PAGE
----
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I had a similar problem with fittings starting to powder. I went a bit farther than ambient air passive flow. I actually run a small pancake or muffin fan in my case. It sits below the case deck (as it is on stylized feet. It runs about 50 cfm and draws less than an amp. It is on a timer 6 on /6 off hours. I have been running in this mode for about 6 months now no deterioration.

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I would have assumed that a model would eventually stop giving off gasses as the paint and glue Completed whatever chemical transformation they were undergoing had ceased. say, after a year? I know the corrosion of the lead would continue but that's more a factor of oxygen entering the case, not something escaping. I suppose the wood itself is very slowly drying and that would take decades but I can't imagine the effluvium given off from that would be corrosive? I'm not a chemist though.

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This thread reminded me. I wanted to check my display case. When it was built, there was a very strong vinegar smell most of this was from the silicon glue in the case. However, when I built the case I allowed the small amount of heat that the LED's built in the lid to create an air movement from the base. I was hoping this would allow any acetic acid to vent out the top. Yeah, it does not smell of vinegar now! However it has been two years. At least I know it is working and my Connie is safe and sound.


I highly recommend reading the linked article. It is very informative.


While very little, if any lead is used in today's models, the acetic environment is probably not good for rigging. I know there are several threads where modelers will not use beeswax because of it's slightly acidic properties.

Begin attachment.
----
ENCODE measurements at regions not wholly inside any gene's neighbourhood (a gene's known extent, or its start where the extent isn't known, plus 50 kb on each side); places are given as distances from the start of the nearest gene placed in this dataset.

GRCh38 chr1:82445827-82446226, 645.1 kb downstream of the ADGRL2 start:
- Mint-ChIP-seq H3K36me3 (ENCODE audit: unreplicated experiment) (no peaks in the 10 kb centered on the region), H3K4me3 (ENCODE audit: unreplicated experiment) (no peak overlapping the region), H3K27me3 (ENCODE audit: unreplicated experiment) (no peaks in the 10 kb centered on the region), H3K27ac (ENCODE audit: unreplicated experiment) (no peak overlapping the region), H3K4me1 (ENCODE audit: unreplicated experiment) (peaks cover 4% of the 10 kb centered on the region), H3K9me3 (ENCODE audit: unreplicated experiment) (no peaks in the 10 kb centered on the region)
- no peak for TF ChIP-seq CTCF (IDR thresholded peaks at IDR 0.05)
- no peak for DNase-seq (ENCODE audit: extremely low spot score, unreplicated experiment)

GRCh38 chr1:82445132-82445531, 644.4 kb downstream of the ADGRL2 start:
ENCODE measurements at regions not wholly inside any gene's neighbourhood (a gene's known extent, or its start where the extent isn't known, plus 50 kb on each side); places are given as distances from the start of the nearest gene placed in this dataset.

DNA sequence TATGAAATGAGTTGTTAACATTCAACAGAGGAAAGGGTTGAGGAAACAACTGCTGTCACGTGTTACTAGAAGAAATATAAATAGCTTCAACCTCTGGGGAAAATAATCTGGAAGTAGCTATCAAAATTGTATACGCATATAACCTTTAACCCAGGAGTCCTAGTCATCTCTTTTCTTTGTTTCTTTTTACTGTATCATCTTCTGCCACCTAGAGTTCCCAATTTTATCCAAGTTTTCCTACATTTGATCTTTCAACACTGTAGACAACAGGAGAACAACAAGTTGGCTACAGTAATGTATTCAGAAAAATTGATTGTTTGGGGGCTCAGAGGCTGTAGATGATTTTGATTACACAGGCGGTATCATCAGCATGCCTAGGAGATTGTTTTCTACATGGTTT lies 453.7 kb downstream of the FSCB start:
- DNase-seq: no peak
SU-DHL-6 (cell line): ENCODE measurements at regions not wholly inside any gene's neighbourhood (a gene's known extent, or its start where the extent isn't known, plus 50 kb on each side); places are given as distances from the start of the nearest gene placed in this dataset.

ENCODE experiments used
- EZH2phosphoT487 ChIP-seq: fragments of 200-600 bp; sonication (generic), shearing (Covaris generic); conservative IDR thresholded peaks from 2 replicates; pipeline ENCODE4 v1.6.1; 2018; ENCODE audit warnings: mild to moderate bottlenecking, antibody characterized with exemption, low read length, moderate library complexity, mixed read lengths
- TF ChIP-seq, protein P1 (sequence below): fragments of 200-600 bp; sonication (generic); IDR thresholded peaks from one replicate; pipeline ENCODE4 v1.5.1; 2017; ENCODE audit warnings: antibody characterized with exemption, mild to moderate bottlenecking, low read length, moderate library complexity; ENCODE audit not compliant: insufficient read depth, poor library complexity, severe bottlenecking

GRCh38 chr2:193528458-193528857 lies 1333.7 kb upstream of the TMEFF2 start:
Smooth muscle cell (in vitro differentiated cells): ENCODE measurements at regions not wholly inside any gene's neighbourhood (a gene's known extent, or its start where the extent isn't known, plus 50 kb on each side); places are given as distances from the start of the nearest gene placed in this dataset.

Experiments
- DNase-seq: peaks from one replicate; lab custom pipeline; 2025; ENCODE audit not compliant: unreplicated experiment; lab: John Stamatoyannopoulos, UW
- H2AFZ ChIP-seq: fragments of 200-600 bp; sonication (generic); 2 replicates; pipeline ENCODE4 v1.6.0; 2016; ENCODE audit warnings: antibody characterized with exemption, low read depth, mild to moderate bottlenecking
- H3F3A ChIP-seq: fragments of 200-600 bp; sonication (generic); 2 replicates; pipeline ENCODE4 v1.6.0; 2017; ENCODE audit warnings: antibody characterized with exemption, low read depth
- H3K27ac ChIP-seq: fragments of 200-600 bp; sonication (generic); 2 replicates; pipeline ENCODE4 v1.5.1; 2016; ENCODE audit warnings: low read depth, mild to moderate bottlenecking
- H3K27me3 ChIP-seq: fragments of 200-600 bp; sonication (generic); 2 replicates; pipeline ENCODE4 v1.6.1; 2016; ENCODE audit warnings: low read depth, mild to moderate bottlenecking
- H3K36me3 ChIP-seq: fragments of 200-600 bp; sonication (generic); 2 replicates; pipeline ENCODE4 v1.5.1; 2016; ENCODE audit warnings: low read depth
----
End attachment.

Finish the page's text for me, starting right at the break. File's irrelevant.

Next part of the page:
The article is available on line - http://www.navsea.navy.mil/Home/Warfare-Centers/NSWC-Carderock/Resources/Curator-of-Navy-Ship-Models/Lead-Corrosion-in-Exhibition-Ship-Models/


The Navy focuses on the lead deterioration problem. Old ships have fittings made exclusively from lead. New ships, can have lead in smaller amounts in solder. It is the creation of acetic acid that ultimately causes the deterioration. Many woods, paints, caulks, glues etc can contribute to the creation of acetic acid.


As a side note JerseyCity Frankie, the lead deterioration is a bit more complicated than keeping it free of O2. I am not a chemist either but find things like this fascinating:


Excerpt from article:


The chemical process is: Acetic and some other acids, in the presence of carbon dioxide, catalyze with lead to produce lead acetate and lead hydroxide. Lead acetate and lead hydroxide together react with carbon dioxide and form lead carbonate. Lead carbonate then releases acetic acid and the process becomes self-sustaining.(6) It is important to recognize that the formed lead carbonate is not just a substance clinging to the surface of a casting, it is the surface of the casting transformed to powder. For practical purposes, a portion of the lead is gone and lead carbonate is left in its place. The lead carbonate releases acetic acid which can continue the process until the lead part is progressively consumed from the outside, inward.